Alibaba’s Tmall Global now features goods from 14,500 overseas brands, 80% of them selling in China for the first time.
While only 2% of brands in the retail sector operate m-commerce sites, that’s changing as more e-retailers explore the nascent mobile arena. The change, however, is coming very slowly, experts say.
Some e-retailers big and small have it-Amazon.com, Overstock.com, Netflix, AmericanGreetings.com, Moosejaw Mountaineering and Capalbo’s Gift Baskets, to name a few. But the overwhelming majority of merchants do not. And that is a presence in m-commerce.
8% of the top 1,000 U.S. brands offer mobile versions of their web sites, according to the “Top 1,000 U.S. Brands Mobile Web Presence Survey” from multimedia technology and research firm RarePlay.com. However, only 2% of brands in the retail sector operate mobile sites, the study says.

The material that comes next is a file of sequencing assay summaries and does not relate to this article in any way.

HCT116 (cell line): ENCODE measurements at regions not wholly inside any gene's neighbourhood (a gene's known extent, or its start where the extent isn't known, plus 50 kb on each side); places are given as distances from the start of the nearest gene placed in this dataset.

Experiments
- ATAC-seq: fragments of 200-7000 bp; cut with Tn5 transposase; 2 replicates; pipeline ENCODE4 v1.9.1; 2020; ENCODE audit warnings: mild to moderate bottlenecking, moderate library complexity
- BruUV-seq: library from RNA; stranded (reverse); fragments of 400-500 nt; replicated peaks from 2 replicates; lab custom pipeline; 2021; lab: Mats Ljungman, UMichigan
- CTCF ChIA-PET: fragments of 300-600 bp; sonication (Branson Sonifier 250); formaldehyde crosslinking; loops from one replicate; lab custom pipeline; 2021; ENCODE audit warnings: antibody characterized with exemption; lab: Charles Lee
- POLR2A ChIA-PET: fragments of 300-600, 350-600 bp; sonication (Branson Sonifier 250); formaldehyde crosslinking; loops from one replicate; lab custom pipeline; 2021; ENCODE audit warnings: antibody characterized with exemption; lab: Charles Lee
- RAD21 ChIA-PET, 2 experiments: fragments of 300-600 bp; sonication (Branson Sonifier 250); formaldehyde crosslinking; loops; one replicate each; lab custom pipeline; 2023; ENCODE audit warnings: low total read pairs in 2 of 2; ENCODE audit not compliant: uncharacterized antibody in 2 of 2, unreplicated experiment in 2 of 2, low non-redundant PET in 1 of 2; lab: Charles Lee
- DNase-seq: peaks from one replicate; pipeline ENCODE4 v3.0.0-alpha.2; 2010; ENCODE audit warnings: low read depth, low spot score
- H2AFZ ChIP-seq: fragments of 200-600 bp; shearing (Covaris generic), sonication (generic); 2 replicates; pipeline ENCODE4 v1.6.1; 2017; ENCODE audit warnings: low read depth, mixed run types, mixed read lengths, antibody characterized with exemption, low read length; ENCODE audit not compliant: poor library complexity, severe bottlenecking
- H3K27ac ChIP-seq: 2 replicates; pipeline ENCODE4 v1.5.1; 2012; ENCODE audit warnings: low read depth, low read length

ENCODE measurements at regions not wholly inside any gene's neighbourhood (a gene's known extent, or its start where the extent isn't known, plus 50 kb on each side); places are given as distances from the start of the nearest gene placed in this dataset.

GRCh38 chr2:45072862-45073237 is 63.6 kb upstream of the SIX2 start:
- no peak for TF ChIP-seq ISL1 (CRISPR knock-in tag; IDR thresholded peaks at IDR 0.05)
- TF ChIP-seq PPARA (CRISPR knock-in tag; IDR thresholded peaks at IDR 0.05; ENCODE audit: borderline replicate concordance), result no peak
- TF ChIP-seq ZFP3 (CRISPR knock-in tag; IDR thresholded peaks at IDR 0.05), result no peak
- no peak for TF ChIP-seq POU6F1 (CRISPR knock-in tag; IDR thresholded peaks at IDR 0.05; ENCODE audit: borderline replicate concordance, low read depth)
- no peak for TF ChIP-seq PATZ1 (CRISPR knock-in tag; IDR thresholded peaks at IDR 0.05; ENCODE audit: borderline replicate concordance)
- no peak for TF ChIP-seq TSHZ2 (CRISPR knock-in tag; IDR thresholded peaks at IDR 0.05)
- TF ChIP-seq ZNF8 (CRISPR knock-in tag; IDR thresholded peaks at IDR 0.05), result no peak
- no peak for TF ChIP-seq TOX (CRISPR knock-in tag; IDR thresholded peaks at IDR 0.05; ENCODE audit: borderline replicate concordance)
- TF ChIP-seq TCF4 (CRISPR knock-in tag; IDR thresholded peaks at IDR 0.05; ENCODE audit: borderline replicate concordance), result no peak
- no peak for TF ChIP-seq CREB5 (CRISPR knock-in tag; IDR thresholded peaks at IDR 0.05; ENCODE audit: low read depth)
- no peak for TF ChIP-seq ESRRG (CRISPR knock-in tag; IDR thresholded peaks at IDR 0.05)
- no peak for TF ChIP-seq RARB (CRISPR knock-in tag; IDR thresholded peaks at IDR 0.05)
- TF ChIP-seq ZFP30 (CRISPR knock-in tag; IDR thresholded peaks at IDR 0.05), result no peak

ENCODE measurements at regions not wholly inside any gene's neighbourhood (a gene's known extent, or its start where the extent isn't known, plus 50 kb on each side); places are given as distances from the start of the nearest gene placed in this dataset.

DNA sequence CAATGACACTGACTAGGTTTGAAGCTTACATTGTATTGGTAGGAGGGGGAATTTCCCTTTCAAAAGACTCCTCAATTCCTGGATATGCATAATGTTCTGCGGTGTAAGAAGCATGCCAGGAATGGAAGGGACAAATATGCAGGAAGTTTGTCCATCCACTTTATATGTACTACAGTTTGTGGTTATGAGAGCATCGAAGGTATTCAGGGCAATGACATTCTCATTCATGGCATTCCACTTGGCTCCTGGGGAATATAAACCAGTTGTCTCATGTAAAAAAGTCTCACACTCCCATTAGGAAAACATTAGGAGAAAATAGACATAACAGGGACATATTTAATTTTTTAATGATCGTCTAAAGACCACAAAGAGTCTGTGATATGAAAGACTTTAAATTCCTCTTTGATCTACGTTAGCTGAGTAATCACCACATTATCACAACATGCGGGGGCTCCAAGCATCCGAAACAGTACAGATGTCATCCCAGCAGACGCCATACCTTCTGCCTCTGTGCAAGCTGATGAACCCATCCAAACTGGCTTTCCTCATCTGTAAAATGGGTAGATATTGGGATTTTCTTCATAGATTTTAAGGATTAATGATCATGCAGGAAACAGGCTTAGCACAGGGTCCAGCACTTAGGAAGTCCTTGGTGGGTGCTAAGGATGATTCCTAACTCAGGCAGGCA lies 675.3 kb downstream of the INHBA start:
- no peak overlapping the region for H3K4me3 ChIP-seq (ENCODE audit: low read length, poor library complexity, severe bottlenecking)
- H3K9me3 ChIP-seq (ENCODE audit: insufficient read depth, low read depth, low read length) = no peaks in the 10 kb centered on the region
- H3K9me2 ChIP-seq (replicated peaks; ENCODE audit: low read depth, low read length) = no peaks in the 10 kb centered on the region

That’s expected to change as more e-retailers explore the nascent m-commerce arena. The change, however, is coming very slowly, experts say.
“Right now you have to have deep pockets to be in m-commerce to lay the foundation for profit from the growth to come,” says Josh Crandall, managing director of Media-Screen Consulting, a digital media research and consulting firm. “There will not be big growth in m-commerce during the next 18 months, it’s safe to say.”
Another mobile expert predicts the same timeframe, adding once m-commerce takes off the growth will be impressive. “Mobile phones are highly convenient,” says Vikrant Gandhi, strategic industry analyst for mobile communications at research and consulting giant Frost & Sullivan. “Once users are convinced of the security and convenience factors, and e-retailers install the necessary infrastructure, it will fly,” he says. “We already are seeing promising mobile coupon applications.”
Gandhi suggests e-retailers begin looking into what m-commerce is and the value it might bring to their business. “E-retailers can start by creating a mobile presence,” whether it is a site that enables transactions or only marketing and branding efforts, he says. “Simply put, a storefront can go mobile.”